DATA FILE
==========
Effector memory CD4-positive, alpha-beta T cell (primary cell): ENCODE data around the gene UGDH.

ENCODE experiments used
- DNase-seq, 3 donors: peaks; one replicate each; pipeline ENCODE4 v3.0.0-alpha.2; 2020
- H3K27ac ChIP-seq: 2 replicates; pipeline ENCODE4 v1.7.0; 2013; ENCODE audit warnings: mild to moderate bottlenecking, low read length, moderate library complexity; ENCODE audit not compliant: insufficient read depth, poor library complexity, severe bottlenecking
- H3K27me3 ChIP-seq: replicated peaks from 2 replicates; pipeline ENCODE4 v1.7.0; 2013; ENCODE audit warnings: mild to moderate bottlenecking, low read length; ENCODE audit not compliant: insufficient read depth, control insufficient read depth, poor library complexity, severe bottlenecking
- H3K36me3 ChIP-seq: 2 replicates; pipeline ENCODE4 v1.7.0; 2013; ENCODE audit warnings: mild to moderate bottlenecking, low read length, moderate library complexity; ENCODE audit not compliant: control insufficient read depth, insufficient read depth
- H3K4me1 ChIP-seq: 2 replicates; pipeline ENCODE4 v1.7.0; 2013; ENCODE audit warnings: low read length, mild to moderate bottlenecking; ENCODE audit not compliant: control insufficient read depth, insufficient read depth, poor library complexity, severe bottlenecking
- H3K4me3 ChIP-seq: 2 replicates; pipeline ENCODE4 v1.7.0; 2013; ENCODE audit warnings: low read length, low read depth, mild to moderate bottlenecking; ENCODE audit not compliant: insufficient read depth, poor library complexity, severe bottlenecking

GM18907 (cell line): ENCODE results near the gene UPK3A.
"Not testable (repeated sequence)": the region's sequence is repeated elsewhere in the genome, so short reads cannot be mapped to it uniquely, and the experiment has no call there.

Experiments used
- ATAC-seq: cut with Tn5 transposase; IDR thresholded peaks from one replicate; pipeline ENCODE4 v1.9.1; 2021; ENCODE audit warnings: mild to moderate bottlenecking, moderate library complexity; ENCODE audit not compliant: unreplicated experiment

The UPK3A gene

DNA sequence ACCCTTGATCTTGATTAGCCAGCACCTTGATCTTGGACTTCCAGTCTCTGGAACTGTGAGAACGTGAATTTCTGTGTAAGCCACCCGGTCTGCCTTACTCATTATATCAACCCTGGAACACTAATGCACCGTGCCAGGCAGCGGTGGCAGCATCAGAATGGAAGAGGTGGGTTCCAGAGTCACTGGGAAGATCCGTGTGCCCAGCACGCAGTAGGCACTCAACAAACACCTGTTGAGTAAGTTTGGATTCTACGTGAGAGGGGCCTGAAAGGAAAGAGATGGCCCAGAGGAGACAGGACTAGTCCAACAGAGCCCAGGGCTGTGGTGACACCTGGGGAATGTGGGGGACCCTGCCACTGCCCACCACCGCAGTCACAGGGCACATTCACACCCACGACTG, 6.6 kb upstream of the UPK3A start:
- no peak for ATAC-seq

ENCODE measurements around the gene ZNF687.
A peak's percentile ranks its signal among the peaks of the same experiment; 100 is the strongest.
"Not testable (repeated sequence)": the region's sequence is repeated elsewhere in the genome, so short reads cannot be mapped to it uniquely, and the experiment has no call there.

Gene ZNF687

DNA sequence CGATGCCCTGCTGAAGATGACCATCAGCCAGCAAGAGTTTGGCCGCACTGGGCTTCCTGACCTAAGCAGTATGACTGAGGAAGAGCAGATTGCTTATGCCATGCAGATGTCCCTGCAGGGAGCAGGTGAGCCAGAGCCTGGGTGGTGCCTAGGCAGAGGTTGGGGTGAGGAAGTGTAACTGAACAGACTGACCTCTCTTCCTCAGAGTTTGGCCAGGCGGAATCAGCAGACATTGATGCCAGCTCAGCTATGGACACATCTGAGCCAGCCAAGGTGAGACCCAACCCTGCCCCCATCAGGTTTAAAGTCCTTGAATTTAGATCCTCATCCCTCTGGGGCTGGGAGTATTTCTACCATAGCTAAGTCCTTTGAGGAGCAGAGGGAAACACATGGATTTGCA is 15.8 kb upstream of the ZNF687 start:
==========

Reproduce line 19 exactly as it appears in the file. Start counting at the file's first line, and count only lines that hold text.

Gene ZNF687